Trump’s H1-B Reform Is Unlikely to Happen Overnight

The proposed change will barely affect new H1-B applicants. SAUL LOEB/AFP/Getty Images

On Wednesday, political news site McClatchy reported that the Department of Homeland Security (DHS) is considering changing a provision of the H-1B visa program that would shorten the stay for many foreign nationals working in the United States.

The current H1-B program allows H1-B visa holders to extend their stays beyond the allowed six-year period if they have green card applications pending at the U.S. Citizenship and Immigration Services (USCIS), a branch of the DHS. Two DHS sources told McClartchy that the agency is looking to reinterpret the “may grant” language in the law to stop indefinite H1-B extensions for green card applicants. 

If the proposal goes through legislative stages, it could force more than 1 million foreign workers, predominantly Indian and Chinese nationals who have worked in the U.S. for six years or more, to leave the country. 

But that’s a big if—and would take years to accomplish.

“I find it surprising, because it’s not a subject that can be accomplished through a regulatory plan or an executive order,” Michael Nowlan, a lawyer representing H1-B workers and a co-leader of Immigration Practice Group at Clark Hill PLC, told Observer.

“The president has no power to violate the law,” he continued.  

The current extension of H1-B visa is allowed under the American Competitiveness in the 21st Century Act (AC21), which was passed in 2000 to supplement the American Competitiveness and Workforce Improvement Act of 1998. AC21 was created to make it easier for work visa holders transition between legal statuses (such as H1-B and green card) in the U.S.

If there is a serious consideration to change the H1-B program, the DHS will have to publish a proposed rule in the Federal Register, enter a notice-and-comment period, and eventually present the proposal to Congress. The process can take years. 

“Congress is in a regulatory jam right now. It is not likely to act on immigration in 2018,” Nowlan added. 

That said, the administration can—and did—put pressure on enforcing existing law. 

A USCIS spokesperson told McClatchy the proposal is part of President Donald Trump’s “Buy American, Hire American” executive order, which he signed in April. The executive order called for a thorough investigation into possible H1-B abuses. A direct result was a significant increase in on-site investigations by the USCIS at third-party employers, such as staffing agencies. Regular applicants in 2017 were affected, too. Most faced longer pending time due to the tightened review process.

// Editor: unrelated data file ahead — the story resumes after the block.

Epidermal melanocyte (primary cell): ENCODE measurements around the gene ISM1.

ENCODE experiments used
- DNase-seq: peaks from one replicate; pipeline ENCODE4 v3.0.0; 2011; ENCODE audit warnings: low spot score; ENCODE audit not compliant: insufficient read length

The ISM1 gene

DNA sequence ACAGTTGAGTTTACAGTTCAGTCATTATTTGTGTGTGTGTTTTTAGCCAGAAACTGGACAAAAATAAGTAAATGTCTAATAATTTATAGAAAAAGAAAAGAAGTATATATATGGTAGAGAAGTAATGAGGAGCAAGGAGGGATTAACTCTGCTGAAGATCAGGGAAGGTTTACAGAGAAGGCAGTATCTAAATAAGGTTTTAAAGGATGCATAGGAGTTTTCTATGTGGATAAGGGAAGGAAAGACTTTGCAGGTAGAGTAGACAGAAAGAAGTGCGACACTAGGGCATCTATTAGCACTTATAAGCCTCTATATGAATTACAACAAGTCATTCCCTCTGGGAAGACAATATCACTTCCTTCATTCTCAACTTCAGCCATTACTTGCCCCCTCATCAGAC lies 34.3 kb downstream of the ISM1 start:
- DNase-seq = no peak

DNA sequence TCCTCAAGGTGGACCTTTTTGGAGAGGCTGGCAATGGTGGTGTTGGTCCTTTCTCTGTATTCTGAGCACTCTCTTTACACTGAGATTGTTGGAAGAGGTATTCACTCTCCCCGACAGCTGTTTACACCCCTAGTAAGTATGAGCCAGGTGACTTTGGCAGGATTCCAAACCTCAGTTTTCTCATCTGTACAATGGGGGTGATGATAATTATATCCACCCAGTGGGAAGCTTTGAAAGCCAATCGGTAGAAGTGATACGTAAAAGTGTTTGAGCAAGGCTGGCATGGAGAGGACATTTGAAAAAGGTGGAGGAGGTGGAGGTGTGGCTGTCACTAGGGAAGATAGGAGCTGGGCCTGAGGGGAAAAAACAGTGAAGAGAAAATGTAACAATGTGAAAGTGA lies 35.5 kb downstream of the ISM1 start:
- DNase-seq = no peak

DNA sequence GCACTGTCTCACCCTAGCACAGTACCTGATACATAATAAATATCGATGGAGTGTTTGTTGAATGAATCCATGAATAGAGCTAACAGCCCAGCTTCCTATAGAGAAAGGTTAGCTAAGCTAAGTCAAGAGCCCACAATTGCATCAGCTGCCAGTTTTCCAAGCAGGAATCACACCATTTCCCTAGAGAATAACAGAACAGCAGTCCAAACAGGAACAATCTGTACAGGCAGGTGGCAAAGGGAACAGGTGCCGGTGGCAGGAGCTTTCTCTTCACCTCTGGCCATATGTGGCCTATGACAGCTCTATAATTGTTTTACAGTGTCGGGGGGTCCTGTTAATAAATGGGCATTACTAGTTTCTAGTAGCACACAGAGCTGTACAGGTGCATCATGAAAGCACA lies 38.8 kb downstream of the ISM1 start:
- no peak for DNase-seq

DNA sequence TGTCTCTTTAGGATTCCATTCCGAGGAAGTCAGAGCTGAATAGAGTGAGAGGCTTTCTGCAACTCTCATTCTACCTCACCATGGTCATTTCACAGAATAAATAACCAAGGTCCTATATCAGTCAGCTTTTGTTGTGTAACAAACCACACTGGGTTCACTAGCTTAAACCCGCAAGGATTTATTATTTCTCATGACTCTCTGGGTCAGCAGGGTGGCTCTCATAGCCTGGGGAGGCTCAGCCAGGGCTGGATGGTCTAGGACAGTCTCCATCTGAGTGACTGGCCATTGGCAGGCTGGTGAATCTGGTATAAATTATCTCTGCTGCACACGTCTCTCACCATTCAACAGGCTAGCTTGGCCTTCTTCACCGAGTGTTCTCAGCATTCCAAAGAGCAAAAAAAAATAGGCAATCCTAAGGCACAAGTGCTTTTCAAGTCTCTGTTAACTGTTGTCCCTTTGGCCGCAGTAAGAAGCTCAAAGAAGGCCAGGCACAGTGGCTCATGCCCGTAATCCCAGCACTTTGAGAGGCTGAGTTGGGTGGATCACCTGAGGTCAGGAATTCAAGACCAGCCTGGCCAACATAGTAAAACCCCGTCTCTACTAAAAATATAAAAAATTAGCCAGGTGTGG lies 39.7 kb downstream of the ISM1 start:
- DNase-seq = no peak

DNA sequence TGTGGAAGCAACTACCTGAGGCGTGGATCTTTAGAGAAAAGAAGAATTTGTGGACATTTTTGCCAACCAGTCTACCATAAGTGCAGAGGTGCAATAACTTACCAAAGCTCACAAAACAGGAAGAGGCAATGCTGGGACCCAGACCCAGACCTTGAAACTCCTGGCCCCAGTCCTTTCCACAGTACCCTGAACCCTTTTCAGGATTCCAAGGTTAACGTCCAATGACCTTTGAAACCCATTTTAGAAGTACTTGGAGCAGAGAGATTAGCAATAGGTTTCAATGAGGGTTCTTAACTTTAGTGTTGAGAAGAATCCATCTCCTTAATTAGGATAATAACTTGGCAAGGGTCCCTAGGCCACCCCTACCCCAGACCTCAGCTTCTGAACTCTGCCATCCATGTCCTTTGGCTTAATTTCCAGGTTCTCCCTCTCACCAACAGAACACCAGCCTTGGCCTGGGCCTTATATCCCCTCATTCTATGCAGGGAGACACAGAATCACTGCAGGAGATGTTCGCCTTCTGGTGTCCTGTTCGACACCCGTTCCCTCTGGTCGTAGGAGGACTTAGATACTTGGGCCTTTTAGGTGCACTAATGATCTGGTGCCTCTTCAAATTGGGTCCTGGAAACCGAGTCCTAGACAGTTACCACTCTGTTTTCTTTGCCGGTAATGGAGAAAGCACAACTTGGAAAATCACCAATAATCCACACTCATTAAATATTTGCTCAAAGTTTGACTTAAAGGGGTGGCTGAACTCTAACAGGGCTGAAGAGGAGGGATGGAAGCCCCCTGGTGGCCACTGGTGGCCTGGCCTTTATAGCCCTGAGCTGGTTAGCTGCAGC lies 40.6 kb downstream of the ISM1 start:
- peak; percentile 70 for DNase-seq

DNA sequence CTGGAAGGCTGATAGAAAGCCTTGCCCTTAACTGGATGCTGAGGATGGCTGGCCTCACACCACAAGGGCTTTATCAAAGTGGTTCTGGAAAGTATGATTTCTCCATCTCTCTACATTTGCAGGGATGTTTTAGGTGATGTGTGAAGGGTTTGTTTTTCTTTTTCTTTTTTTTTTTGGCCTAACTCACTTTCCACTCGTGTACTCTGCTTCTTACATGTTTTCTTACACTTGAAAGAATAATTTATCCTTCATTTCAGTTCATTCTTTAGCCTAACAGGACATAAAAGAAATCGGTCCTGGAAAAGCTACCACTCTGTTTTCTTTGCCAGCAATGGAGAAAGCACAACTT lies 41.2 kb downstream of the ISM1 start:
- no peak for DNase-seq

Proponents of H1-B reform argue that the program is increasingly abused by unqualified applicants. John Miano, a lawyer who represents American workers, told McClatchy that they had lost jobs unfairly to low-skilled H-1B visa holders.

But canceling extensions seems a long shot. It will only affect those expecting green cards, not new H1-B applicants. In fact, the need for extension is not related to visa abuse, either, but caused by a bottleneck in the green card policy. 

Each year, the USCIS issues 140,000 employment-based green cards. One country can only receive up to 7 percent of the annual quota. This results in a snowballing waiting period for large applicant pools like India and China. Nowlan said the current average waiting time for green cards is seven years for Indian nationals and three years for the Chinese. 

Discussions around the H1-B program has largely focused on the tech community, which takes up a significant chunk of petitions. But the program covers workers in many other professions, too. The H-1B visa applies to workers with specialized skills (proven by a bachelor’s or higher degree), foreign participants in the Department of Defense projects and fashion models. 

Melania Trump, for example, was under this program when she performed modeling jobs in the 1990s. Shortly after entering the U.S. in 1996 on a travel visa, she obtained a H1-B visa, Los Angeles Times reported during the 2016 presidential election. She was issued a green card in 2001 as a model of “extraordinary ability.” 

Trump’s H1-B Reform Is Unlikely to Happen Overnight